A large majority of acquisitions are justified by purchasers because they permit access to new and faster growing markets more rapidly than an organic strategy. It should perhaps come as no surprise therefore that the focus of UK acquirers has moved decisively away from their domestic market to the more tantalising emerging economies of China, South America and Brazil. The UK, seized in the grip of a double dip recession, is apparently no place for cash-rich UK corporates to deploy their capital, at least in the eyes of their investors.
The direct consequence of this profound shift in emphasis among UK corporates has been to make it harder for sellers of UK companies – however successful – to find a new strategic home for their businesses. This challenge has been compounded by the UK’s moribund debt market, which is constraining local private equity investors’ ability to offer appealing prices to owners of quality assets.
The challenge for UK vendors – and more acutely their financial advisers – is to be able to identify, reach out to and engage effectively with overseas strategic acquirers from all four corners of the globe. Given current UK M&A market conditions, it would be highly complacent, indeed negligent, for an M&A adviser to rely upon UK purchasers to generate the interest that their clients would wish to see in their sale process.
It is also deeply counter-productive for an adviser to spray indiscriminately teasers for a sell-side opportunity across hundreds of potential purchasers around the world. The last 10 years has seen corporate acquirers become ever more selective and focused on the types of acquisitions they wish to spend time on. As they have become more discerning, their approach to acquisition opportunities has become binary – the quick ‘no’ in greater evidence than the emphatic ‘yes please’.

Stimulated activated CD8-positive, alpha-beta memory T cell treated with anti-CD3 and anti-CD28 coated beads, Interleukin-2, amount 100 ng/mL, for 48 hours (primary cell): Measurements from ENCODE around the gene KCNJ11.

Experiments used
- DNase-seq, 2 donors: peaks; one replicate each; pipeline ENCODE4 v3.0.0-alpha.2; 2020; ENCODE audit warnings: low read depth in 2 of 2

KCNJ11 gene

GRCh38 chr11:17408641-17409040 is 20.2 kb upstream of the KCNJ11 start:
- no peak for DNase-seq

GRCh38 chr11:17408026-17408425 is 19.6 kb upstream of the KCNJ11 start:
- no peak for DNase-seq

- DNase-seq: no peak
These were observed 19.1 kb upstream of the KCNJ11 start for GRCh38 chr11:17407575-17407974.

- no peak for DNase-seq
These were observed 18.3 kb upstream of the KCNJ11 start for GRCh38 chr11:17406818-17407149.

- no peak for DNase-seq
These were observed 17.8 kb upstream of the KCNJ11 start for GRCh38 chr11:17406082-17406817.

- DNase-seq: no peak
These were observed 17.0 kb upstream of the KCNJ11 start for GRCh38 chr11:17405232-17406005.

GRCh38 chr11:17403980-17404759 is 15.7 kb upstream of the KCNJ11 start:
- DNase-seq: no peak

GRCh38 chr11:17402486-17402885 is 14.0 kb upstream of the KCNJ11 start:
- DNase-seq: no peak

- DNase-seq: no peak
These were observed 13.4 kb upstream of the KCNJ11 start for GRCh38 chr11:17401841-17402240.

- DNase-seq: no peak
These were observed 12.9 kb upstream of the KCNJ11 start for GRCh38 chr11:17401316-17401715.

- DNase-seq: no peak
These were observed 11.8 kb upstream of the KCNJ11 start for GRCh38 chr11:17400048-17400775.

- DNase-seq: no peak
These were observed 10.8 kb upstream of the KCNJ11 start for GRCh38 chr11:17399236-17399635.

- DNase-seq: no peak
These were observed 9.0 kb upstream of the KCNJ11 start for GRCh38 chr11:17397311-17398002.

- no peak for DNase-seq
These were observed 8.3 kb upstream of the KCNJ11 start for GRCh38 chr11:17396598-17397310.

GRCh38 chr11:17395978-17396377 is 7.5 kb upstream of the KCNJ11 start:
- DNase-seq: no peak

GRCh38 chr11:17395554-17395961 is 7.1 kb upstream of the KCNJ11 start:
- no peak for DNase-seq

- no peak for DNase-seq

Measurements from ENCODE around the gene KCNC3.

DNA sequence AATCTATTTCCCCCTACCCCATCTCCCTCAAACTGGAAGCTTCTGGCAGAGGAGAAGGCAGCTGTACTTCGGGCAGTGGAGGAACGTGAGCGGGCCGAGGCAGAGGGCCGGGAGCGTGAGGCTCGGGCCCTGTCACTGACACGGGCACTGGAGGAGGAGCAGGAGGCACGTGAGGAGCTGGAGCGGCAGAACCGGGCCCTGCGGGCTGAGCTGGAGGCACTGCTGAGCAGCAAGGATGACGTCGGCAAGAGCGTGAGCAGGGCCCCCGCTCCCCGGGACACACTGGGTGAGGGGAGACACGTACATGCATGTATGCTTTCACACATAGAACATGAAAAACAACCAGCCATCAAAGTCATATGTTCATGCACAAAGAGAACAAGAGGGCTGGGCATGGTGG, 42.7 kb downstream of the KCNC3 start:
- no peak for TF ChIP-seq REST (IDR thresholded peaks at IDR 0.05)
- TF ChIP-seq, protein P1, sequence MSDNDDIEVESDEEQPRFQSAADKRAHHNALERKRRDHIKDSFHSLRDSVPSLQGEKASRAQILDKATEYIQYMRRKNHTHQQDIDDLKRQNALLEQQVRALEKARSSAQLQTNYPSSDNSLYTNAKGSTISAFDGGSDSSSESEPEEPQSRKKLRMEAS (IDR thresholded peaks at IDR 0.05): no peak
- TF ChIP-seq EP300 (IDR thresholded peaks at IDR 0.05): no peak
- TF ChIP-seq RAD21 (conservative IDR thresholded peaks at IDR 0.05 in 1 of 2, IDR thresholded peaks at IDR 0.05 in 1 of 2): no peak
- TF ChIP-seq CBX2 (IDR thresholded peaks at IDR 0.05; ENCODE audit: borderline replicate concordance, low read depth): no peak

“Knowing which buyers to go to for any given asset has never been more important to avoid compromising an asset’s intrinsic worth and to draw wary buyers into a constructive dialogue,” commented Jeremy Furniss, Partner, Livingstone London.
Few acquirers have the appetite today to subject themselves to the bruising auction processes that investment banks have traditionally favoured for anything but the most attractive targets.
Current market conditions are pushing clients towards M&A advisers with a proven track record of cross-border deals, a robust and ‘joined up’ international infrastructure and deep insight into industry sectors that means that they not only know which buyers should occupy the short-list but can point to an enduring dialogue with key decision-makers at those purchasers.